Newswise — LOS ANGELES (Jan. 30, 2024) -- Like the rest of the country, Los Angeles County has experienced a dramatic upswing in overdoses from fentanyl, an opiate that is 100 times stronger than heroin.  

According to the L.A. County Department of Health, accidental fentanyl deaths increased 1,652% between 2016 and 2022.

The numbers are shocking, and so is the patient population. No longer is the epidemic of overdoses limited to regular drug users. Today, emergency medicine experts say it’s common to treat overdosing patients who had no idea they had ingested fentanyl.

At Huntington Health, an affiliate of Cedars-Sinai, healthcare workers are trying to change that. A team of doctors, pharmacists and nurses is traveling to schools, libraries and community centers to educate people about the opioid crisis and the importance of knowing what to do when witnessing an overdose.

Cedars-Sinai’s Newsroom spoke with Huntington Health Emergency Department Pharmacist Evan Adintori, PharmD, and Emergency Physician Sam Beckerman, MD, PhD, about their work to  curb the fentanyl epidemic.

Why is fentanyl so dangerous?

Sam Beckerman, MD, PhD: Fentanyl is an extremely powerful and very effective drug that we use every day in the hospital, but it has made its way into the illicit drug supply in our country. It is an extremely powerful and potent drug, an opiate like heroin, but you need like 1/100th the amount of fentanyl compared to heroin to make you overdose and stop breathing.

Evan Adintori, PharmD: People are buying medication that they don’t have a prescription for, such as anxiety medications, and they are buying it online or in the street, and in many cases, these pills are laced with fentanyl, which can lead to potentially fatal overdoses by unsuspecting customers.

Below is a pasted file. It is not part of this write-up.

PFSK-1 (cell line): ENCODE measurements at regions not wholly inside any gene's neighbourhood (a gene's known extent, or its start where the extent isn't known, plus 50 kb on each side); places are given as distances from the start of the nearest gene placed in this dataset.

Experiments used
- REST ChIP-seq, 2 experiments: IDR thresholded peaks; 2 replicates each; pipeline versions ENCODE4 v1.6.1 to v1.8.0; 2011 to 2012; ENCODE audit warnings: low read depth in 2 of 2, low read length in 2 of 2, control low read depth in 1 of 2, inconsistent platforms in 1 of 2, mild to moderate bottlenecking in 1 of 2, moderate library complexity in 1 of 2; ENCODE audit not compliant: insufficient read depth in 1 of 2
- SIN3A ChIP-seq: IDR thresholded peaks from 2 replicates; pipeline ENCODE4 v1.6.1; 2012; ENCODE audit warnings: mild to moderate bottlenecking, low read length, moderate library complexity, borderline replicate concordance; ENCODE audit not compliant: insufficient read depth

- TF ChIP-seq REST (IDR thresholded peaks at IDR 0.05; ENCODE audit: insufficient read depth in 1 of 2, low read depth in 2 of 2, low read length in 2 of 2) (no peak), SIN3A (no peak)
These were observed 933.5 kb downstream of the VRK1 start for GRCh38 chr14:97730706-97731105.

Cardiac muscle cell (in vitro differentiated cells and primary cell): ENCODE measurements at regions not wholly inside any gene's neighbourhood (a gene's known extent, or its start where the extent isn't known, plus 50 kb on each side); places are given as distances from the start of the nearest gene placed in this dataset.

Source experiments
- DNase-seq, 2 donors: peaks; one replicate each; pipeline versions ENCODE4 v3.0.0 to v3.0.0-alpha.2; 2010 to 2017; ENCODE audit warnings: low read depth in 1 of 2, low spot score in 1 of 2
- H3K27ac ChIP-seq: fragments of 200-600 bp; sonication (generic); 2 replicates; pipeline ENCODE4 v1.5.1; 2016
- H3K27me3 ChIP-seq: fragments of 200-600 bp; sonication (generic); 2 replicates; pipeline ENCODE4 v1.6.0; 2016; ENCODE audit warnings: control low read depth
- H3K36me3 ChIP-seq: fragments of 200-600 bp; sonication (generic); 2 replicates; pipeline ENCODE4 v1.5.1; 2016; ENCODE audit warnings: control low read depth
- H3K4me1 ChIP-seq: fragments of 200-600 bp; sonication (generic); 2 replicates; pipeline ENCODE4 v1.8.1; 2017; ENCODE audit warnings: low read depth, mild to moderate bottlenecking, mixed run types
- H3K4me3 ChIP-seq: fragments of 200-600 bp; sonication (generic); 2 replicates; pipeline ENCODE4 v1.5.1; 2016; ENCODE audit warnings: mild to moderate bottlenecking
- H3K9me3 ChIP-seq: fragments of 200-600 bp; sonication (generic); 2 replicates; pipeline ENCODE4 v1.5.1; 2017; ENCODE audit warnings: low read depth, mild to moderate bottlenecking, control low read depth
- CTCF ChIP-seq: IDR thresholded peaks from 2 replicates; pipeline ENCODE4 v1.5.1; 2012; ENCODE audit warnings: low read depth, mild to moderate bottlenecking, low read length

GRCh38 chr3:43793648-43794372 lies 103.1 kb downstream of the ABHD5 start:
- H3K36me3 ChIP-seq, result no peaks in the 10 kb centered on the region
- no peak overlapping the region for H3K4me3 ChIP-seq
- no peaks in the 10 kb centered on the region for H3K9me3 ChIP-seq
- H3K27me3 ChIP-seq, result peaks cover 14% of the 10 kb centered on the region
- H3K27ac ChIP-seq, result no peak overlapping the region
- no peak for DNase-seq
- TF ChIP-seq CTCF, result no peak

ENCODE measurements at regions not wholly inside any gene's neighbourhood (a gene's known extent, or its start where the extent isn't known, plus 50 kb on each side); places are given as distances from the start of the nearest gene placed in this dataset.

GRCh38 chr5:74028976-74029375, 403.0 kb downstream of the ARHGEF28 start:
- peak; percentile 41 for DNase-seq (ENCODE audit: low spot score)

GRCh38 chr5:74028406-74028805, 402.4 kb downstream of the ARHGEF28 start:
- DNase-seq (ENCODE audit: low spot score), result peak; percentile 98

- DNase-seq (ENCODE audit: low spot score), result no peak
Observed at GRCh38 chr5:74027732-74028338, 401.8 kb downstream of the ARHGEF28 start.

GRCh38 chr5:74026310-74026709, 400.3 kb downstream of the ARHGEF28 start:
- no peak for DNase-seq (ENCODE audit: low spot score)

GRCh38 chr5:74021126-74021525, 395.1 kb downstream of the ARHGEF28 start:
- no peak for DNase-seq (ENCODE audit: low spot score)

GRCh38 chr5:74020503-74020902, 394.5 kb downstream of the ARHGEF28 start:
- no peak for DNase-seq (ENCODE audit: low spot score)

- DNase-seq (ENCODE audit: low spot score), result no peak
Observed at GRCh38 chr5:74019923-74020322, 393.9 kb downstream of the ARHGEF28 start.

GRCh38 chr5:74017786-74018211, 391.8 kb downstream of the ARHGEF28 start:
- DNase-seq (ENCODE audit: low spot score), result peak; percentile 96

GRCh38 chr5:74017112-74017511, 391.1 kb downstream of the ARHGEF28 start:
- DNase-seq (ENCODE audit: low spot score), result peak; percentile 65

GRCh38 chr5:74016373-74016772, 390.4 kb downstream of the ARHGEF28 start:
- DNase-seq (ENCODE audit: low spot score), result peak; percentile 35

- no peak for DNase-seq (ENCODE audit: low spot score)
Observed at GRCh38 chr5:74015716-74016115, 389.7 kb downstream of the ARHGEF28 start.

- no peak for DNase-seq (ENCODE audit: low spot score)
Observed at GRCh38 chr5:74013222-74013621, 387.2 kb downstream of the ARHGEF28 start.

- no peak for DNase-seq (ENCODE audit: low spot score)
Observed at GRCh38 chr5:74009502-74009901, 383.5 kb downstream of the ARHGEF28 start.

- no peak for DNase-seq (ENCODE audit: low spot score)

Who is at risk for a fentanyl overdose?

Beckerman: It's not just people who use drugs regularly. It's anybody who experiments with drugs, anybody who takes pills, anybody who might have gotten a pill from a friend for a headache, or being told that this is like a study drug. We're seeing it creep into our high schools and middle schools. What we're seeing—and the language that I like to use is that we're basically seeing fentanyl poisonings. These are people who oftentimes had no intention of taking fentanyl, or no intention of taking an opiate, but they end up ingesting a potentially lethal dose, without knowing it, and can die as a result of it. 

What does a fentanyl overdose look like? 

Adintori: There are several major signs to look for. If their pupils are what we call pinpoint pupils, they become very, very small, like the size of a point of a pin. In addition, they might be breathing very slowly or very irregularly. If you try to wake them up, they may not respond very well. They might seem very drowsy, and no matter how hard you shake them, they're not waking up. Those are some of the major signs of a fentanyl overdose. 

What action should you take if you suspect someone has overdosed on fentanyl? 

Beckerman: If somebody has a fentanyl overdose or a suspected fentanyl overdose, there's now an over-the-counter medication called Narcan or naloxone that can be given to people who are suffering from an opiate overdose. It can help them start breathing again and give people enough time to call 911 and get paramedics and have patients be brought to the emergency room while they're still breathing, as opposed to having the paramedics bring us somebody who's already died because they stopped breathing.